Along with my learning how to swim, my son learned enough to do well in PE class. His experience was nothing like mine. I could have used my fear of swimming as a reason to not find swim lessons for my sons. If I didn’t need to learn how to swim, why did my sons? I did not let my fear and all the bullshit I had built up around my fear, from affecting my sons.

I could have followed the pattern I saw while I was growing up. First, find a rationalization for not doing what needs to be done. Second, justify it any way you can. Third, apply your rationalizations indefinitely to keep avoiding the hard work that needs to be done. It’s a great way to keep the denial going indefinitely.

Now that I have told you this story of how I finally learned how to swim, why did I want you to know all this? Because, if you replace ‘swimming’ with ‘therapy’, you now have the story of my experience with therapy.

I was afraid of the water and I was afraid of what was causing me to have the symptoms that led me to therapy. I had to deal with my symptoms by finding a place where people could help me. I had to accept that someone else knows more than I do, about swimming and about therapy. I felt better as soon as I started looking for swim lessons, and as soon as I started looking for a therapist. I had to try hard over a period of time to make progress at both swimming and therapy. Learning to swim doesn’t mean I can survive all water disasters and going through a course of therapy doesn’t mean my symptoms will go away completely. The pool at the swim school was a safe place to learn to overcome my fear of the water. The therapist’s office was a safe place to talk about what I was feeling and to learn what was causing those feelings.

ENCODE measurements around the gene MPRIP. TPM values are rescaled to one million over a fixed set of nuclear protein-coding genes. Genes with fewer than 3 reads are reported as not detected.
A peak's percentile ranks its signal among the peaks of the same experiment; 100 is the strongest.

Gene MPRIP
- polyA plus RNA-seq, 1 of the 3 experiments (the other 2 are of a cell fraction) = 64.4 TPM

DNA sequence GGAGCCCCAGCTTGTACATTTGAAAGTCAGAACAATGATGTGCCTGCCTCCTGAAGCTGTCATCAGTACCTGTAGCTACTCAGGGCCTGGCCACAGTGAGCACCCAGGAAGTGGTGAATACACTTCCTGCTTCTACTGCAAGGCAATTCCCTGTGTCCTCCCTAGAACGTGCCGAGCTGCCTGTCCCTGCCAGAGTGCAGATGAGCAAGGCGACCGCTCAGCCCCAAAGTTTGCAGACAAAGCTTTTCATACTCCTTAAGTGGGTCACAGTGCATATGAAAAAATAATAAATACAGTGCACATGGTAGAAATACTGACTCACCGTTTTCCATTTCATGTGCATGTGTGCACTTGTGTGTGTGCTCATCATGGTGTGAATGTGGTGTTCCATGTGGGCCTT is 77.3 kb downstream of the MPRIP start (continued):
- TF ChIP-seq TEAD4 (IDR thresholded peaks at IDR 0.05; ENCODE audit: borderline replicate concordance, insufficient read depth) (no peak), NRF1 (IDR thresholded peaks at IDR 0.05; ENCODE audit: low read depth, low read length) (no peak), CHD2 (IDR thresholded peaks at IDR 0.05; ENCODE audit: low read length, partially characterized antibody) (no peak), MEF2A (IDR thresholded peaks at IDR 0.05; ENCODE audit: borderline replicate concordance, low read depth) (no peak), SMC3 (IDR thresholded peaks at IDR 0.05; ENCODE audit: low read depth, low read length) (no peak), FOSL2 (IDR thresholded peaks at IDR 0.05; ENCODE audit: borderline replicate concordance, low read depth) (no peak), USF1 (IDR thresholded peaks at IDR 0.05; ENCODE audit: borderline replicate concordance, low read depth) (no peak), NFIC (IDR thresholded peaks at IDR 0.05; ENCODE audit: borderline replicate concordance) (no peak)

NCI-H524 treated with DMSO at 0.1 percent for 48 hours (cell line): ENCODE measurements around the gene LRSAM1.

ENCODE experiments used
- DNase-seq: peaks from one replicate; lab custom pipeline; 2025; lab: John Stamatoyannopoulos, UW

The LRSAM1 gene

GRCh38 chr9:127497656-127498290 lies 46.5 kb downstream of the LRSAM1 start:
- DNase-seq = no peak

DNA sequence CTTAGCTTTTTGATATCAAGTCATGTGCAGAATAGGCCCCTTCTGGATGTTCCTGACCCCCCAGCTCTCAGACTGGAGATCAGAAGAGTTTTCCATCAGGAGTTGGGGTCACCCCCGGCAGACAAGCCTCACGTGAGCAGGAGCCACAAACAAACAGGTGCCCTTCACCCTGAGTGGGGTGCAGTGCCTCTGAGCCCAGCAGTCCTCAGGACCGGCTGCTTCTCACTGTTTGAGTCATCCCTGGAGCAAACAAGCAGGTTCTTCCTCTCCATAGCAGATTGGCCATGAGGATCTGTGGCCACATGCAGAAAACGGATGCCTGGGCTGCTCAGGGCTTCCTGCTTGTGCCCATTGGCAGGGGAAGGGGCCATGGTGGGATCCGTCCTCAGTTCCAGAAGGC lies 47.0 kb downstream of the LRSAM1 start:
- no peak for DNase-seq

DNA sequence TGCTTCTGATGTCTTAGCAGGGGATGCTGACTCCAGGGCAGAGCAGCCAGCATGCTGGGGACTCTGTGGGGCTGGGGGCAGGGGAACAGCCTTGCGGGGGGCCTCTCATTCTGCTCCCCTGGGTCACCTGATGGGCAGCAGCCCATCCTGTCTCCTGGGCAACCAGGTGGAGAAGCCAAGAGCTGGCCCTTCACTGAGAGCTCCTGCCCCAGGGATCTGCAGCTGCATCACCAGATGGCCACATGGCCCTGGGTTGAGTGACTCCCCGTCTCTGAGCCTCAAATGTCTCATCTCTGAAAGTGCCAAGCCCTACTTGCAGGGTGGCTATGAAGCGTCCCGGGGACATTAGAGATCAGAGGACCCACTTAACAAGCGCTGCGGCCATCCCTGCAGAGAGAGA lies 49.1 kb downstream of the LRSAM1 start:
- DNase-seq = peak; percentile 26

There is a stigma surrounding therapy and anyone that needs it. I wanted to change the story, to use different words. My story of learning how to swim is very similar to my story of how I benefitted from going to therapy. I think many people would benefit from therapy, just as many people would benefit from knowing how to swim.